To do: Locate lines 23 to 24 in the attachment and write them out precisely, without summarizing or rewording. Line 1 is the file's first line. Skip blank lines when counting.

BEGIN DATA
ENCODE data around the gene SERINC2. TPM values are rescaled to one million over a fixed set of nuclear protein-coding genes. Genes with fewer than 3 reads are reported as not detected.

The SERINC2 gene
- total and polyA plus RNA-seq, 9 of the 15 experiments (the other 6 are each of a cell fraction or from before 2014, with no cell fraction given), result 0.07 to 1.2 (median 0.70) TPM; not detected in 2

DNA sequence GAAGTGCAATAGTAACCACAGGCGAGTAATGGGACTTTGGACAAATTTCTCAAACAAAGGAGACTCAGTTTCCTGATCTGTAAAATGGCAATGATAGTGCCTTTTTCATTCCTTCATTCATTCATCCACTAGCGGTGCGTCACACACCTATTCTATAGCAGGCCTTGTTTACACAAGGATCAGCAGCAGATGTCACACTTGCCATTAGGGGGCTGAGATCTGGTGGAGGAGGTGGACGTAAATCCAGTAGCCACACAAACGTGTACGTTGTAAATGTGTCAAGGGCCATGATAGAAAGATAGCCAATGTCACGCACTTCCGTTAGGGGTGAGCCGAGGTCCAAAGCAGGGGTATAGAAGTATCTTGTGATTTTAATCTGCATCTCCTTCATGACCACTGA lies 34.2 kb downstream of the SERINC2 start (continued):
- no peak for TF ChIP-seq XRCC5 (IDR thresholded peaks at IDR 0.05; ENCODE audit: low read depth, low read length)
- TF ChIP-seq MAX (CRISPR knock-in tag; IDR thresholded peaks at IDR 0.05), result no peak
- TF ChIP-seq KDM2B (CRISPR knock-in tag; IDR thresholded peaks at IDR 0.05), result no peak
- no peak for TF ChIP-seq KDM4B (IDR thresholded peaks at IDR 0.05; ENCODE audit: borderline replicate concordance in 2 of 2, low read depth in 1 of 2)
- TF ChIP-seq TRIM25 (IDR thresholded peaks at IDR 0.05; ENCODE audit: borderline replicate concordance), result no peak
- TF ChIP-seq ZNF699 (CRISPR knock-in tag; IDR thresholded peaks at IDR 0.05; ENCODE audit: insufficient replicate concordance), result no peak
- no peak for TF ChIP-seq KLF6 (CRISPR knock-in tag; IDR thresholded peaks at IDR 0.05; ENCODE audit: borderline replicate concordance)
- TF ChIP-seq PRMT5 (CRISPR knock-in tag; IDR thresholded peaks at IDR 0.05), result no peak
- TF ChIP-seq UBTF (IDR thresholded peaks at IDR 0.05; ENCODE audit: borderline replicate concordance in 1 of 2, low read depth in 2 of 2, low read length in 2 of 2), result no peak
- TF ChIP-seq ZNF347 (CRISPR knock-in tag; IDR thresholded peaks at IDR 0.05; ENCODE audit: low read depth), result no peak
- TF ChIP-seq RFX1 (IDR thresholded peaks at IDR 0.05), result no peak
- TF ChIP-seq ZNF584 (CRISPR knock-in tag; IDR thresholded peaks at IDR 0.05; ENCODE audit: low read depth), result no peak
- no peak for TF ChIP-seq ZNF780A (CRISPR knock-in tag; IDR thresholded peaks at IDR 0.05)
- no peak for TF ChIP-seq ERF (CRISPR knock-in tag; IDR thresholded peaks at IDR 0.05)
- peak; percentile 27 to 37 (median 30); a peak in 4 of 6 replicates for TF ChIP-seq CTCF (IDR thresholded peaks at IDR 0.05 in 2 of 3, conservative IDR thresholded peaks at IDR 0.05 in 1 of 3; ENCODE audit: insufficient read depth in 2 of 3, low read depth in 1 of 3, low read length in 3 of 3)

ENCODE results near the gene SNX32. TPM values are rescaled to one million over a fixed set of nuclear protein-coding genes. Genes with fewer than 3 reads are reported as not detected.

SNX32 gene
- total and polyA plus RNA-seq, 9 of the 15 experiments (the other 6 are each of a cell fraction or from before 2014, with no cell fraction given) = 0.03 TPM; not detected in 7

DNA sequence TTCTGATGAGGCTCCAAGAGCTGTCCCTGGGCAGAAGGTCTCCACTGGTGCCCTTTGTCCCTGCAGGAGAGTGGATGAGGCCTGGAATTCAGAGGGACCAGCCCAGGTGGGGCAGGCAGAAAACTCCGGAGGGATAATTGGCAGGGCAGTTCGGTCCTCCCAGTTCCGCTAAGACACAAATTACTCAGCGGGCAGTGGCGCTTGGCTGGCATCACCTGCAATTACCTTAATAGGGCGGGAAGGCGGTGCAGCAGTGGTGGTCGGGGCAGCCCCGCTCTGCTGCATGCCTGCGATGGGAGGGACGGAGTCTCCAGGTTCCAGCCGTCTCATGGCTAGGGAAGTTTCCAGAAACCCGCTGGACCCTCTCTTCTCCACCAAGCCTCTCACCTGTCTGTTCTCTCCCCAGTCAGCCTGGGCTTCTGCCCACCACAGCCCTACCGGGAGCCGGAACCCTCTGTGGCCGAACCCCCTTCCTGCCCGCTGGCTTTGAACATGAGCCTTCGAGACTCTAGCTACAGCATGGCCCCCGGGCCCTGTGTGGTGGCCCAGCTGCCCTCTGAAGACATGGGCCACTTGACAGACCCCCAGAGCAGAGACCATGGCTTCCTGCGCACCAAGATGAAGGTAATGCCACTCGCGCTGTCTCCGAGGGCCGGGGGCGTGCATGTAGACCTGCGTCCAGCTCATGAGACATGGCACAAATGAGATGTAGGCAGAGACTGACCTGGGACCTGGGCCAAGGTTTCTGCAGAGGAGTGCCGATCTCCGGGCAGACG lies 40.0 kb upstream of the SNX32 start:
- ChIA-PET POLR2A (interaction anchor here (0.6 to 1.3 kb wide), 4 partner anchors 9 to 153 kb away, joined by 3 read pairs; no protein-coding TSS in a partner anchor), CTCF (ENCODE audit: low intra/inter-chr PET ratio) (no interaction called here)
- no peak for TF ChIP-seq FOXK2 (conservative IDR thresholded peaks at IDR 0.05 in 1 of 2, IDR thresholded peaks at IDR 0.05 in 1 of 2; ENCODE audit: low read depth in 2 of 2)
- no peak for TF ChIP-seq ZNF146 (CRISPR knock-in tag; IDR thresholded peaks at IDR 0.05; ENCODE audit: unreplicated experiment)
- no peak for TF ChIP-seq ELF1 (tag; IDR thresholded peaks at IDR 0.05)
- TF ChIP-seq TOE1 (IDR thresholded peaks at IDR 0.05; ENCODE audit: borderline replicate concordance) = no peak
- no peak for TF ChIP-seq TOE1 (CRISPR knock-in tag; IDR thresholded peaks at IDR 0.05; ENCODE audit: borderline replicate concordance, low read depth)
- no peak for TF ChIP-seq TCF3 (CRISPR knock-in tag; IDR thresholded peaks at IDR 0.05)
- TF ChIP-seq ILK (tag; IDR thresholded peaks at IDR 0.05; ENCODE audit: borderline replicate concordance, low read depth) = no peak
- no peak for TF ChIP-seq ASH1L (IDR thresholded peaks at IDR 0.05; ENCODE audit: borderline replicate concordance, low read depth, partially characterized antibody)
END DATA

DNA sequence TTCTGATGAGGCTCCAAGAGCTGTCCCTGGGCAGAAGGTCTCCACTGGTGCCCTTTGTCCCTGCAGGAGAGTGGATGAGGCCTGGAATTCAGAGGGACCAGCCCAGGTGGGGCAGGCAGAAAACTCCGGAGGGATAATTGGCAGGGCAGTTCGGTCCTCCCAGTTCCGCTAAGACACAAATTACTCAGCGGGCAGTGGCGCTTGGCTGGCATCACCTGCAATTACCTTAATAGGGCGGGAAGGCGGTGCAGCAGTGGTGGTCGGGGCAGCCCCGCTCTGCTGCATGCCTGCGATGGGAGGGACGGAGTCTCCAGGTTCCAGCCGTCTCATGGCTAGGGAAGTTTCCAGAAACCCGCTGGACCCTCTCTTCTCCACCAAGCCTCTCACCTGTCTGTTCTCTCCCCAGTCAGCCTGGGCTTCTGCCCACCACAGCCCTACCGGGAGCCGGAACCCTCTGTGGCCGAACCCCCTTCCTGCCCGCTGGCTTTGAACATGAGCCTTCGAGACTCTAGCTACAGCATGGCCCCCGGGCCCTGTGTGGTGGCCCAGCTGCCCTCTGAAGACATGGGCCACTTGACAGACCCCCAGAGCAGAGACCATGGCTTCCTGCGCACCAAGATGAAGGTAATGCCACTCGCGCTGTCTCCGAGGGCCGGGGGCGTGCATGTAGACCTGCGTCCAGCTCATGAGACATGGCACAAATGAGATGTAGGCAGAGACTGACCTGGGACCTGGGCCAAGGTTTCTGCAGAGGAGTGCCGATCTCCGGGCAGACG lies 40.0 kb upstream of the SNX32 start:
- ChIA-PET POLR2A (interaction anchor here (0.6 to 1.3 kb wide), 4 partner anchors 9 to 153 kb away, joined by 3 read pairs; no protein-coding TSS in a partner anchor), CTCF (ENCODE audit: low intra/inter-chr PET ratio) (no interaction called here)